Daily : March 16, 2017

International conference on the Vision Zero

International conference on the Vision Zero

Question: The international conference on the Vision Zero is being organized in which of the following cities?
(a) New Delhi
(b) New York
(c) Montreal
(d) St. Petersburg
Ans: (a)

  • The international conference on the VISION ZERO and its relevance to Occupational Safety and Health is being organized from 15th to 17th, March 2017 at Vigyan Bhavan, New Delhi.
  • The conference is being organized by Directorate General Factory Advice and Labour Institutes (DGFASLI), Ministry of Labour and Employment, Government of India and German Social Accident Insurance (DGUV), Germany in association with International Social Security Association (ISSA).
  • The conference aims to focus on the Occupational Safety and Health issues and challenges in the Manufacturing, Construction and Mining sector. The conference will provide a forum for promoting safety and health at work by exchanging knowledge, practices and experience.
  • The concept of ‘VISION ZERO’ is about improving the occupational safety and health status worldwide and in achieving the goal of ‘zero accidents and diseases’.
  • To achieve this, the International Social Security Association (ISSA) sets Seven Golden Rules and describes measures which contribute to meeting the objectives.
  • This include leadership commitment on safety always as the number one priority, identification of hazards and risks by a systematic risk assessment, ensuring a safe system by increasing the responsibility of all managers, focus on use of safe & healthy technology, improving qualification by defining the required qualification for each workplace, and investing in employees.

Reference:
http://pib.nic.in/newsite/PrintRelease.aspx?relid=159150

Successful test of longer range version of BrahMos

Successful test of longer range version of BrahMos

Question: What is the range of new version of BrahMos which was successfully tested from Odisha coast on 11th March, 2017?
(a) 300 Km
(b) 350 Km
(c) 400 Km
(d) 450 Km
Ans: (d)

  • On 11th March, 2017, India successfully test-fired its latest 450-km range version of the BrahMos supersonic cruise missile from the Odisha coast.
  • This is the first test of the missile after its strike range was extended following India’s entry in Missile Technology Control Regime (MTCR).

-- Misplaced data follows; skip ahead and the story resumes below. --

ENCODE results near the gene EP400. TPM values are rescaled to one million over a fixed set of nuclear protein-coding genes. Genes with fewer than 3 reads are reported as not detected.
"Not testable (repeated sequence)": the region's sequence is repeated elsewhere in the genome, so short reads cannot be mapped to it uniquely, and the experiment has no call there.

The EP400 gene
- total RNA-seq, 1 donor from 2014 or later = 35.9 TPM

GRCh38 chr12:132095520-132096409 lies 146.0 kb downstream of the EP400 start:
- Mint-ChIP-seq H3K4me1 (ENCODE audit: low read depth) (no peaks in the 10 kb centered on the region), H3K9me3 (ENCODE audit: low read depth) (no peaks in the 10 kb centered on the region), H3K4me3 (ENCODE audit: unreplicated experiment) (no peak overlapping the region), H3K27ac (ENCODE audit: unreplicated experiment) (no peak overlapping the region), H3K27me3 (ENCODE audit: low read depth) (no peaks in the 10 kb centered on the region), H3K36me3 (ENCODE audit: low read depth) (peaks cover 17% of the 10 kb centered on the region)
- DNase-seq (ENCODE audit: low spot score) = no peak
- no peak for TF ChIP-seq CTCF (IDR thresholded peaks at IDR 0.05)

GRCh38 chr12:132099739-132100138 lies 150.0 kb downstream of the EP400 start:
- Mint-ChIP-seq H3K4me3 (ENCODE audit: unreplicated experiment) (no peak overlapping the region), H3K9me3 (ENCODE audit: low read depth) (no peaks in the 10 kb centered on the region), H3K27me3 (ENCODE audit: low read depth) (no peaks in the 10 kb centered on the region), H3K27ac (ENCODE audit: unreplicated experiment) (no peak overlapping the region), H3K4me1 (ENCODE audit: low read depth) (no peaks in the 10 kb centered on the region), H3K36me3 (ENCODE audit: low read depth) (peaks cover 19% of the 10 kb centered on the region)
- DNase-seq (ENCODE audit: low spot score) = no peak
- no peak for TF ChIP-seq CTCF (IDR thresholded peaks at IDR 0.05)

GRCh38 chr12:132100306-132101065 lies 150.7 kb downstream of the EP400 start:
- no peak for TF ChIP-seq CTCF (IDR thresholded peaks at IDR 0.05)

• The extended range BrahMos hit the target with centimetric accuracy.
  • The development of the extended range version of BrahMos was announced at the Aero India 2017 by Defence Research and Development Organization (DRDO) chief S. Christopher.
  • BrahMos has been developed as part of a joint venture between India and Russia, and the missile had an initial range of 290 km. India has been able to work on increasing the range of the BrahMos missile from its current 290 km after it became a member of the prestigious Missile Technology Control Regime (MTCR).
  • Indian Army and Indian Navy have already inducted the 290-km BrahMos and it is likely to clear the final test for Indian Air Force soon.
  • In its current form (290-km), the BrahMos has a maximum velocity of 2.8 Mach and cruises at altitudes varying from 10 metres to 15 km.
  • The land-attack version of BrahMos is fitted on a mobile launcher.
  • BrahMos is also capable of being launched from submarine from a depth of 40-50 metres.

Reference:
http://www.livemint.com/Politics/bLQcyCpYCFtzmh2xbr77UP/India-successfully-testfires-BrahMos-supersonic-cruise-miss.html

NASA New Radar Technique searched Lost Lunar Spacecraft

NASA New Radar Technique searched Lost Lunar Spacecraft

Question: NASA’s JPL has succeeded in locating two lunar spacecraft. One of them is Chandrayaan-1 and the other is…
(a) Lunar Reconnaissance Orbiter
(b) Surveyor 3
(c) Explorer 49
(d) Luna 10
Ans: (a)

  • According to press release by NASA on 9th March, 2017, Jet Propulsion Laboratory (JPL) of NASA has successfully located spacecraft orbiting the moon — one active, and one dormant.
  • NASA has succeeded in searching its own Lunar Reconnaissance Orbiter (LRO) and the Indian Space Research Organization’s Chandrayaan-1 spacecraft in lunar orbit with ground-based radar.
  • JPL’s team used NASA’s 70-meter (230-foot) antenna at NASA’s Goldstone Deep Space Communications Complex in California to send out a powerful beam of microwaves directed toward the moon. Then the radar echoes bounced back from lunar orbit were received by the 100-meter (330-foot) Green Bank Telescope in West Virginia.
  • Its notable that Chandrayaan-1 spacecraft is very small, a cube about five feet (1.5 meters) on each side — about half the size of a smart car. Although the interplanetary radar has been used to observe small asteroids several million miles from Earth, researchers were not certain that an object of this smaller size as far away as the moon could be detected, even with the world’s most powerful radars.
  • Chandrayaan-1 proved the perfect target for demonstrating the capability of this technique.
  • This new technique could assist planners of future moon missions.

Reference:
https://www.jpl.nasa.gov/news/news.php?feature=6769

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